How much do you love your truck?

Is there any greater show of the love a truckie has for their truck than to get it permanently tattooed for the world to see?

Experienced MC driver Corrina Riley has done just that. She drives a 2012 Peterbilt 388, which she’s nicknamed ‘Salacious Pete’ – and says, “I would marry my truck if I could!”

They say many wear their hearts on their sleeves. And if that’s indeed the case, it seems Riley’s heart may just belong to her truck.

The Queensland based truckie, who is also on the Women in Trucking Australia (WiTA) board, drives the flashy Peterbilt for Gaffs Heavy Diesel and Haulage, carting general freight across the state.

Riley got the keys to Pete about 12 months ago. “It’s just my dream truck, I love everything about it. When I go home, I’ll cook my son dinner and then go back in the driveway and sleep in the truck. It’s just my happy place. I love it,” she said.

Riley had the new tattoos done while on holiday in Tassie, with the work completed by tattoo artist Ben Smillie at Smillie’s Ink.

“He’s done most of my work so I came over here to finish my sleeve. My aunty lives in Tassie, so my son and I come down regularly, but it hasn’t been as often recently because of Covid,” explained Riley.

“When Ben saw a photo of my truck, he said he really likes doing truck tattoos. He’s done a few trucks and is so talented.

“I am so in love, I can’t wait to get the trailers tattooed too.

“My partner reckons I should get his LTL on my back now too. He has a green LTL – it’s a very sexy truck. Who knows, maybe this will be next, but don’t tell Pete!”

The image of the truck used for Riley’s new back tattoo came from a photo taken by Warren Aitken at Aitken Automotive Photography; and took around four and a half hours to complete.

Riley also had some space to fill on her arm as part of her sleeve, so she had the word ‘Peterbilt’ added in too.

“When I told my boss about the tattoos, even he said I was crazy,” Riley laughed.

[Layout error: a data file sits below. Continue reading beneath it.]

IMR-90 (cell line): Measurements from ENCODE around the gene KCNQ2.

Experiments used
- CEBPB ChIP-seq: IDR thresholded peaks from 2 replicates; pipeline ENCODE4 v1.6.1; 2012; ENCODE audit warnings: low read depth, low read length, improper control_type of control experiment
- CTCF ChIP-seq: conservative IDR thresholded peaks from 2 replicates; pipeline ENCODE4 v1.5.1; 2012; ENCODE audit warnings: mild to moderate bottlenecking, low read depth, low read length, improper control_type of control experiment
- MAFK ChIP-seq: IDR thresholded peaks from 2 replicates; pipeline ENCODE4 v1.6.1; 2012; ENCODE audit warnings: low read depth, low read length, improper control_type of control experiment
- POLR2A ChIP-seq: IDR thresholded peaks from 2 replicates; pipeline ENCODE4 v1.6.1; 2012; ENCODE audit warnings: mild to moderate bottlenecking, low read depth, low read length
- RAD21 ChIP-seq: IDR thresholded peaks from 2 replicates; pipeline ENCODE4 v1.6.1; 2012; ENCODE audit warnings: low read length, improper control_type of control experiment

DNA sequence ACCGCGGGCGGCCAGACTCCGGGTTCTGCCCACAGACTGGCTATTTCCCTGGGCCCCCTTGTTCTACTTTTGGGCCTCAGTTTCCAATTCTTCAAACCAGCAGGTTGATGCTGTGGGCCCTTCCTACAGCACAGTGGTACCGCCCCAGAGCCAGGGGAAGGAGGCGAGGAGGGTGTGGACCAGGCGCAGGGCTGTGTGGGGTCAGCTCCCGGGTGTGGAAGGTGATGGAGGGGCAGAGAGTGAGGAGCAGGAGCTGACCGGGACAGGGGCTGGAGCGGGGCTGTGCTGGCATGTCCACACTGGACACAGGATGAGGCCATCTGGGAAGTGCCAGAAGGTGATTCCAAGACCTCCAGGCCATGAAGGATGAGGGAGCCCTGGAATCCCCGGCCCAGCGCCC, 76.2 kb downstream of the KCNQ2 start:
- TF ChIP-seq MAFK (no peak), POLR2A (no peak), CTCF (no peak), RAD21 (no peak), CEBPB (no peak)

“I even got the word ‘Peterbilt’ done – that’s free advertising. It’s gotta get me a free set of Peterbilt seat covers for Pete, surely,” she joked.

Pete has unfortunately been off the road for a couple of months, after succumbing to flood damage – however he’s now all fixed up and ready to go.

“My truck had water go through the computer and wiring after the first massive downpour, and it frazzled it. So I’ve been subbying for another operator until it was ready. It’s all fixed up now and I pick it up on Monday and am straight back to work on Tuesday. I can’t wait to sleep in it again, I feel like I’ve lost my dog!”

For a large chunk of the year, Riley does the berry season, running from Caboolture into the markets – and she says she can’t wait to get back into that.

“When the berries pick up, I’ll go straight back to the berries. The season usually goes for five to six months. It’s usually started by now, but because they got flooded out, the plants went in late. And I can take my son with me too – because it’s all on private property, he gets to drive all sorts of things when we’re on the berry run.”

As well as teaching her son Jack, 11, how to drive a truck, Riley has also been very active in helping to train other female drivers, inviting them to join her on various two-up trips, as she shows them the ropes.

Among these trips have been a 3400km run from Brisbane to Cairnswith Kerri Avern, 64; and a run with barber turned truckie, Joanne Boland, 49.

Now that Pete’s back in good health, Riley is planning to take female drivers along for the ride every chance she gets. “It’s great to be able to give them a bit of experience. I really enjoy it. I’ve had a few women who have inboxed me and are waiting in line!”

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